Friday, December 16, 2016

Why don't pocket gophers hibernate? #phenology

Despite a week or so of subfreezing and lower temperatures, the pocket gophers in the back yard are still obviously active. Apparently, they didn't read Kansas State University's Managing Pocket Gophers observation that
"Shallow or sandy soils limit pocket gophers due to tunnel cave-ins, and provide poor insulation from warm summer and cold winter temperatures."

Winter pocket gopher mounds near brush pile
Winter pocket gopher mounds near brush pile
Photo by J. Harrington

Perhaps I should be grateful that the number of those critters tearing hell out of the yard during a Minnesota Winter is "limited?" From my perspective, it's grossly unfair that plains pocket gophers stay active during the Winter, while many of the creatures, especially snakes, that are their predators, become inactive. One of the differences between warm-blooded mammals and cold-blooded reptiles seems to give an advantage to the mammals.

close-up of fresh pocket gopher mound
close-up of fresh pocket gopher mound
Photo by J. Harrington

We've seen few hawks or owls around here over the past year or so, to my dismay. Then again, we've seen no skunks in the entire time we've lived here (great horned owl population?), and I am grateful for that. I find it hard to picture a hawk or owl capturing a pocket gopher, since on the few times I've tried, I haven't been able to shoot quickly enough to hit one as it sticks his/her nose out of its mound of dirt.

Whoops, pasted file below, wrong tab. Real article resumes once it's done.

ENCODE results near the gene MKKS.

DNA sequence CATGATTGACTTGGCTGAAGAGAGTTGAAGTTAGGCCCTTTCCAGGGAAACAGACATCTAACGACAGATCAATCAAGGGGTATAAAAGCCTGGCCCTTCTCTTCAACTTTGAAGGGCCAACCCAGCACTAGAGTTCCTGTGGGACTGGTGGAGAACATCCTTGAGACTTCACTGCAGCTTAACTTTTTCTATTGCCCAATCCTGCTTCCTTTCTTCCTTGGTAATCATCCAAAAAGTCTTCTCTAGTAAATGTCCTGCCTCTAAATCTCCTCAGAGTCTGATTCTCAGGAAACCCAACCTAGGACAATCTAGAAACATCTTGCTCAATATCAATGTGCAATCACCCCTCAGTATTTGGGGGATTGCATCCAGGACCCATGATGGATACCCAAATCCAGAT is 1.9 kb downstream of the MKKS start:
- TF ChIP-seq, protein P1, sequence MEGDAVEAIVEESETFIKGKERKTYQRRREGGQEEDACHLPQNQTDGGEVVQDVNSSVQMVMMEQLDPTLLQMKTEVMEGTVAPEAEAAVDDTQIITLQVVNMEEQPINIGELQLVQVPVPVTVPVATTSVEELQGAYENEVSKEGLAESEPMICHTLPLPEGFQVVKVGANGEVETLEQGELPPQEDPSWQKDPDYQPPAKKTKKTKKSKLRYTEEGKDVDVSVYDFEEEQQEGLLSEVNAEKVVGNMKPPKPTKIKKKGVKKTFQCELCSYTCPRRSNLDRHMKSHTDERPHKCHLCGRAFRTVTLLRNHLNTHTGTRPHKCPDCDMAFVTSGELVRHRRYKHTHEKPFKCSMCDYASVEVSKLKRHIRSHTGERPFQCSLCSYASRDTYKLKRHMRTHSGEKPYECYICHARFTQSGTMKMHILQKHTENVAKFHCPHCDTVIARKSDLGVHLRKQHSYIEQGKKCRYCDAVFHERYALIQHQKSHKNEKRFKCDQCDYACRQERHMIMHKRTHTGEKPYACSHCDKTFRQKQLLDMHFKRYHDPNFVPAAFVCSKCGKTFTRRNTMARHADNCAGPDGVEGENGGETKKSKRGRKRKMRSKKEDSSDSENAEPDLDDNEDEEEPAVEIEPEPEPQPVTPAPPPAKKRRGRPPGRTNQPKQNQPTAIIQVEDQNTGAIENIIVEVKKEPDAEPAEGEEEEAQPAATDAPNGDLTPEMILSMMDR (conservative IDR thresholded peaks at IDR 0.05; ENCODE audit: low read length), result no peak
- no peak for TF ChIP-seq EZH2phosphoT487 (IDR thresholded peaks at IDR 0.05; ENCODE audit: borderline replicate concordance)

My vehement dislike of pocket gophers is only partially based on the mounds they leave behind to break mower decks and blades. By my estimation, they've "rooted" (eaten the roots) or girdled (eaten the bark) six to twelve fruit trees we've tried to grow on the hill behind the house. One pear tree is the only survivor and the deer are doing their best to love that to death.

whitetail deer doe eating pear tree
whitetail deer doe eating pear tree
Photo by J. Harrington

Maybe, in keeping with the Christmas season, the 6 to 10 inches of snow we're forecast to get tonight and tomorrow will at least keep any more new mounds from being discovered until Spring. If I can't see them I might forget about them and then stop fussing and fuming about them, right? That's sort of like getting the Christmas spirit, isn't it?

My Dad, in America

By Shann Ray

Your hand on my jaw
              but gently

and that picture of you
punching through snow
              to bring two deer, a gopher,

and a magpie
to the old Highwalker woman

who spoke only Cheyenne
              and traced our footprints

on leather she later chewed to soften.
              We need to know in America there is still blood

for forgiveness.
Dead things for the new day.

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Please be kind to each other while you can.